PTC Blog

Facts about Physical Activity and Health as an Older Adult

As we age, it can be harder to feel the desire to stay active. Heck, even as a young adult there are days that exercising sounds more like a chore. Below are a few facts about why it is important to stay active as we age.  

  • The nice thing about exercising, you can start anytime! Consult with your doctor before starting a new exercise routine to ensure safety.
  • A lifestyle balanced with aerobic activity, muscular strength and flexibility exercises helps decrease the higher risk of diseases such as diabetes, colon cancer, and hypertension.
  • Can lower and control blood pressure which reduces overall stress on the heart decreasing atherosclerotic build up.
  • It does not need to be strenuous! (walking, aquatics, cycling, etc.)
  • Keeping physically active can help decrease memory loss, problem solving skills, maintain spatial awareness. –Think of it like this – What’s good for the heart, is also good for the BRAIN!!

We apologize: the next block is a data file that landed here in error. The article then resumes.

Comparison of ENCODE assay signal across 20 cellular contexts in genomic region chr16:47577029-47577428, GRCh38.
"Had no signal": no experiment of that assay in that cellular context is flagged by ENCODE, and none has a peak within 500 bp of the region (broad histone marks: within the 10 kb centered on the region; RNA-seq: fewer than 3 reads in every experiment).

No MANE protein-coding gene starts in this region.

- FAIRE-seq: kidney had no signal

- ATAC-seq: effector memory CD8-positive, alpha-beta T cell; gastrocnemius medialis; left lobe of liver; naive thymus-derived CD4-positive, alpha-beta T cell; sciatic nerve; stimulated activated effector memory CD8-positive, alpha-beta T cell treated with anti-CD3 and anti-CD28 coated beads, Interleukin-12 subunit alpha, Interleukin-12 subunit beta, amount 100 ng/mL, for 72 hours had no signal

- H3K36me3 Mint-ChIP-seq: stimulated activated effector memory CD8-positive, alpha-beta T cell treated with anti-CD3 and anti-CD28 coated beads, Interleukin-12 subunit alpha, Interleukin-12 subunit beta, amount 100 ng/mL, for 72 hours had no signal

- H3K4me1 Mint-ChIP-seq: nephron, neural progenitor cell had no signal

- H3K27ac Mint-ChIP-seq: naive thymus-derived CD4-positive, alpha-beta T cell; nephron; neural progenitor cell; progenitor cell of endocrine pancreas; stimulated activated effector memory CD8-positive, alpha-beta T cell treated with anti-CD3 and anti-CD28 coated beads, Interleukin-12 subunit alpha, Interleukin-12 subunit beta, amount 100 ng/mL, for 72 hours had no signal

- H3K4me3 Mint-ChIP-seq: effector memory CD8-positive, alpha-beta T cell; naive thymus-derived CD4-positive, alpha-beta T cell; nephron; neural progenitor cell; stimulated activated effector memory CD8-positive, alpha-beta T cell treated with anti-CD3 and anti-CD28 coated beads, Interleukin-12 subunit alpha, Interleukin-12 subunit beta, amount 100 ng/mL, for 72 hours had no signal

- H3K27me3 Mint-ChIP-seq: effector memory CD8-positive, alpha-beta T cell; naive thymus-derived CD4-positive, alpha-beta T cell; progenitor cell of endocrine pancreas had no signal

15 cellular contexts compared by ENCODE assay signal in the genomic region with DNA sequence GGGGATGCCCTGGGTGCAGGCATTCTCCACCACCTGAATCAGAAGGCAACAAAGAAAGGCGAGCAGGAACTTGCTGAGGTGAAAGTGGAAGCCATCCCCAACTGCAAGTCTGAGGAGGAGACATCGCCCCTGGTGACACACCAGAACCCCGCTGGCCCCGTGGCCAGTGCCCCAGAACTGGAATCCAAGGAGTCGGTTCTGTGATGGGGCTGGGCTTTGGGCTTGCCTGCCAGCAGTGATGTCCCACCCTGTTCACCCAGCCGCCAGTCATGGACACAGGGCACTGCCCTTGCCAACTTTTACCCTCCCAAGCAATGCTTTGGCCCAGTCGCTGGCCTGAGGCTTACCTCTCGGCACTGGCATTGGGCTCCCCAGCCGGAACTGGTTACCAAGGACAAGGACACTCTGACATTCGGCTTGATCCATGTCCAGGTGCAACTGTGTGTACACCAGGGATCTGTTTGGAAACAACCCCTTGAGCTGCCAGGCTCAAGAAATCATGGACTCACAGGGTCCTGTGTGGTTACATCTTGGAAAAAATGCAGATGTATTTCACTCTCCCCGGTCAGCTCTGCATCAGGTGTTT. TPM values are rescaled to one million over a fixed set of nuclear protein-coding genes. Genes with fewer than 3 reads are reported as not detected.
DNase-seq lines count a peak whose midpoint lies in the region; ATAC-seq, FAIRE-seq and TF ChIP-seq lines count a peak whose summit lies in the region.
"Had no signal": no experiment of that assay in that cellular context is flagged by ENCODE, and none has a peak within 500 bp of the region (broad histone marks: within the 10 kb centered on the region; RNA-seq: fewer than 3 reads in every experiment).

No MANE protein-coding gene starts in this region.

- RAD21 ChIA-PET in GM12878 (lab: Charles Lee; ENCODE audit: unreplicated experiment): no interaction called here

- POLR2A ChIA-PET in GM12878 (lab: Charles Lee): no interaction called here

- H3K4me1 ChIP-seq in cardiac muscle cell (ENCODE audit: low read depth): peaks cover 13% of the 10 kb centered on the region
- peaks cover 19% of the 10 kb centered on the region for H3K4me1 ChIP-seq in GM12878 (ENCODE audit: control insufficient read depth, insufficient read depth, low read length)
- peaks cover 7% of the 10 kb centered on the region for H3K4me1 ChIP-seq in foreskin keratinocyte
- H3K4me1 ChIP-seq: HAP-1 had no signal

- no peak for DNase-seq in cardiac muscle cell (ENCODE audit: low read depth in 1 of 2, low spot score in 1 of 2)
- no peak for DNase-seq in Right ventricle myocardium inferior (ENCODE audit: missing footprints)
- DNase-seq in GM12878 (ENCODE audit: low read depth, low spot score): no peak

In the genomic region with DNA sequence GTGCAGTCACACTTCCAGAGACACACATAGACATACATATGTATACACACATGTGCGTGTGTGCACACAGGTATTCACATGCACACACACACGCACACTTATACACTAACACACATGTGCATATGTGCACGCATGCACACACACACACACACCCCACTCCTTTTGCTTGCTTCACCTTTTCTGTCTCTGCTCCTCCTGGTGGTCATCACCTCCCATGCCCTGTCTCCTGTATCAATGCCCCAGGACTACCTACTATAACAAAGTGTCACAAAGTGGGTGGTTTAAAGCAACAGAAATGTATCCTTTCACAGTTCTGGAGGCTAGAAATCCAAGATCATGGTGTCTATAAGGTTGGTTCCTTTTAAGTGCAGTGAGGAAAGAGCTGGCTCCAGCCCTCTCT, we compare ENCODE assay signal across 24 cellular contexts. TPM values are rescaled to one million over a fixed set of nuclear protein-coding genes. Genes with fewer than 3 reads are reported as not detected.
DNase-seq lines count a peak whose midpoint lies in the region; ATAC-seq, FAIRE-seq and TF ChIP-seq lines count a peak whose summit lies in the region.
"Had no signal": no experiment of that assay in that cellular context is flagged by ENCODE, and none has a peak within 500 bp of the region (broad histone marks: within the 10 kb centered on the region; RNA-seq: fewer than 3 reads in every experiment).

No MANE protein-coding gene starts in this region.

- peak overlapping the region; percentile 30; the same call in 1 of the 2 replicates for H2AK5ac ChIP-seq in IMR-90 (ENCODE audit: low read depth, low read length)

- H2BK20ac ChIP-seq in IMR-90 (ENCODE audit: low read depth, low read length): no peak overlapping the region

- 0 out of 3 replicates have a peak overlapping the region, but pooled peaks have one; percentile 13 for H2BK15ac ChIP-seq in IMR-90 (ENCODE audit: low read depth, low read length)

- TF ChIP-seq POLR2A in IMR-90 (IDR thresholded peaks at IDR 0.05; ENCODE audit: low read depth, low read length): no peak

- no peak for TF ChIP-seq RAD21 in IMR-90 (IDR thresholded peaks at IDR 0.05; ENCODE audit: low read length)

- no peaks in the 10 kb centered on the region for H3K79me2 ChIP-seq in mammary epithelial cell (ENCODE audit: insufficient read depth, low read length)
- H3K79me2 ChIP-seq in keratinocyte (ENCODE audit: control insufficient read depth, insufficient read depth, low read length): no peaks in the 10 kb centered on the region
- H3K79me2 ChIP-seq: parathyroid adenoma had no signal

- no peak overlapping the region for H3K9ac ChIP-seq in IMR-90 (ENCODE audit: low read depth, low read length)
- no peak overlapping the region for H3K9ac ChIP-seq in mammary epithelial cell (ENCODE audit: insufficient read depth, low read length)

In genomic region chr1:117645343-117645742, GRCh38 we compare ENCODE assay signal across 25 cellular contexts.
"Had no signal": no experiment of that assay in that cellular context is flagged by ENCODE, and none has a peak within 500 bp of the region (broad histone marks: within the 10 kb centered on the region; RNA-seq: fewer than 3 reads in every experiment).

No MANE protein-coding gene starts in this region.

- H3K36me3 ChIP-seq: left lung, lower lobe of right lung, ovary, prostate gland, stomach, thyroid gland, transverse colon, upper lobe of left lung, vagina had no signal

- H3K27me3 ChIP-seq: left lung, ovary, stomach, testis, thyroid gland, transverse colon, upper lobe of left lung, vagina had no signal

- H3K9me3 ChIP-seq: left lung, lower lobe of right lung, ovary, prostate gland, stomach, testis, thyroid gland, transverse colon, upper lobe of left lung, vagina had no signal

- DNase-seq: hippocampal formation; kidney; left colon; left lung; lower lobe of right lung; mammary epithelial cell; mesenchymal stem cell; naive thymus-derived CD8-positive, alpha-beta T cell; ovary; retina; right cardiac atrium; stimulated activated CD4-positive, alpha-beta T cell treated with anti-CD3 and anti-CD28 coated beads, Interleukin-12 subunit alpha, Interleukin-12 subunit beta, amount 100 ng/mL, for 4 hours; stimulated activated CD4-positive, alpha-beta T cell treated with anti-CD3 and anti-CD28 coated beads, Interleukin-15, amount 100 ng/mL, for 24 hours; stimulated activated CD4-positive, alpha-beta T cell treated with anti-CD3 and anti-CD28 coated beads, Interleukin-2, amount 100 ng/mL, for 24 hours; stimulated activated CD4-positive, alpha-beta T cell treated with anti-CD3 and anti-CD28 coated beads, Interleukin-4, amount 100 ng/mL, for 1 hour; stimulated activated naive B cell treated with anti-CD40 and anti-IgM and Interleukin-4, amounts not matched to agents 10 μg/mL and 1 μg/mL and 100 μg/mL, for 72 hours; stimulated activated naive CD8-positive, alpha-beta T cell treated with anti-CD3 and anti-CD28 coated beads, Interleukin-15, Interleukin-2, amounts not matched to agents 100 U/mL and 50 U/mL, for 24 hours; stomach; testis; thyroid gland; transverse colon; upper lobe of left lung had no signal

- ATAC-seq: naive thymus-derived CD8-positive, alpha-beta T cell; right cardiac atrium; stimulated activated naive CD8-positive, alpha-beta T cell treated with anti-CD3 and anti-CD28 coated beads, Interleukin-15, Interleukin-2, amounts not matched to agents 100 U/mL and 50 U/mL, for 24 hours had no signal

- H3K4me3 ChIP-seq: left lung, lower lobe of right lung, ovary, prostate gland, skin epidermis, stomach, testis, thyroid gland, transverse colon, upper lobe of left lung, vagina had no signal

• Decrease the development of balance issues. Stronger muscles help reduce the risk of falling and improve the ability to perform daily life tasks. Continue to live independently!
  • Reduce symptoms of depression and anxiety which helps improve mood and feelings of well-being.

Kerra Pietsch, LPTA
Physical Therapist Assistant
Andover Physical Therapy

This blog contains information form the American Council on Exercise and the CDC (Center of Disease Control and Prevention)

April 17th, 2019

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A fun Easter treat that teaches children (and adults!) the real reason behind the holiday of Easter. These resurrection rolls are so easy to make and absolutely delicious! This scrumptious Easter dessert are made of marshmallows wrapped inside a crescent, which become hollow as they bake, it represents the tomb of Jesus on Easter morning. When you break them open they are empty inside! Serves: 8 rolls